The Synod of Exeter, in 1287 , had formalised an already established convention that the parishioners were responsible for the upkeep of the nave whilst the rector had the duty of maintaining the chancel. This is still the position today. Our recently completed terrier and inventory recorded Earl Howe as the lay rector and so responsible, in theory at least, for the chancel, although it is many years since he received any rectoral tithes with which to meet the cost of upkeep.

Dr Clive Rouse observed to me that, ‘that, of course, there was no antiquarian prejudice about preserving old buildings in those days’.  The consequence has been that each successive generation has been able to adapt the church to its needs, and the architecture and decoration the church is in itself a history of the parish, marking the passing fortunes and fashions of each generation. There is a danger that recently developed concern for the past, though laudable in intent. will obstruct this vital evolution of the fabric.

© Miles Green, April 1999. 

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No 20: New Roof and Porches

Early in the 15 C, at about the time that Henry V was fighting the French at Agincourt (more about the bowmen of Penn later), the parishioners of Penn once again contributed generously in money and labour to improve their church.

The roof of the nave was removed and several feet were added to the walls with the fine timber structure which is so admired today resting on decorated corbels. The additional walls were thinner than the original as can be clearly seen inside the nave.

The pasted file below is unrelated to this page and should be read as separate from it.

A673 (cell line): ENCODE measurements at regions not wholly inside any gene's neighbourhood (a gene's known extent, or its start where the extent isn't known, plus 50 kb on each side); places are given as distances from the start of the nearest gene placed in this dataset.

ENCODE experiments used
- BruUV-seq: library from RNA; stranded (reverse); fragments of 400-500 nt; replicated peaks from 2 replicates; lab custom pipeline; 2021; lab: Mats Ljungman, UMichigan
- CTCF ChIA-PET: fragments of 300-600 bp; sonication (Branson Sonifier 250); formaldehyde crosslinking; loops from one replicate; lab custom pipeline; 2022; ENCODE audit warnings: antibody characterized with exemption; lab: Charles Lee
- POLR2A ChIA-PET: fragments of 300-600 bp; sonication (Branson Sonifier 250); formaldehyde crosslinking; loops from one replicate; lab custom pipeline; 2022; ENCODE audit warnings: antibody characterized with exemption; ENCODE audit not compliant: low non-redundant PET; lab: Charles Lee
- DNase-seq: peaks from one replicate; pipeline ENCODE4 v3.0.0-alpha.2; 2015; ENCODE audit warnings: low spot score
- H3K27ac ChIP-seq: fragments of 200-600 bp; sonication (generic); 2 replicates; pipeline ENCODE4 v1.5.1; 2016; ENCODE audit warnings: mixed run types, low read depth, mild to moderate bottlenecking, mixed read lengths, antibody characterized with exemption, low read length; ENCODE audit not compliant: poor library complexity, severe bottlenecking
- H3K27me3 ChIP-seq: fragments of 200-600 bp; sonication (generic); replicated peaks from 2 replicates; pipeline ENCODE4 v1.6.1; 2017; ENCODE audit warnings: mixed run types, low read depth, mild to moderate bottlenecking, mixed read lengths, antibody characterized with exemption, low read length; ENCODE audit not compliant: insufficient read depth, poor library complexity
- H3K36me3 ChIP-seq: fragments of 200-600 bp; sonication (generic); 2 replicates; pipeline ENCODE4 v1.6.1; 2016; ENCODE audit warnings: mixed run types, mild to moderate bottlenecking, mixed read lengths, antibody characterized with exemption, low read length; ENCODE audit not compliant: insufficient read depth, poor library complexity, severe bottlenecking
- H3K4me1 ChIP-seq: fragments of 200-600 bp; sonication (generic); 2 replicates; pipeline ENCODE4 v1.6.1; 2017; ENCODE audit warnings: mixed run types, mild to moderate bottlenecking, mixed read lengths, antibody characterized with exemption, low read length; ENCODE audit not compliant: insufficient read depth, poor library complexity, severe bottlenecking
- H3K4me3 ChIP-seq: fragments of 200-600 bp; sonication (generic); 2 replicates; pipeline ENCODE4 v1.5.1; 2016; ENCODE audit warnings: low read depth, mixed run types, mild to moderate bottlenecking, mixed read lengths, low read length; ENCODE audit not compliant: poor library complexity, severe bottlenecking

At some stage, a plaster ceiling was added between the timbers and it was not until 1923, in the course of work on the roof, that the plaster was removed to reveal more of the interesting 15th C woodwork.

The north porch has a heavily timbered oak frame to the the outer doorway which has the same tracery in the spandrels (the roughly triangular space between the curve of the arch and the enclosing right angle), as on the roof of the nave. This suggests that the porch is also early 15th C and the heavy door frame indicates that it was originally a timber porch which was later walled in.

Mr Muspratt discovered a grave lined with 14th C Penn tiles immediately outside the north porch and this had presumably been forgotten when the porch was built about a century later requiring worshippers to walk over the grave.

The south porch has part of a moulded beam over the entrance which also probably belonged to an earlier 15th C timber porch mostly rebuilt in the 18th C.

© Miles Green, June 1999.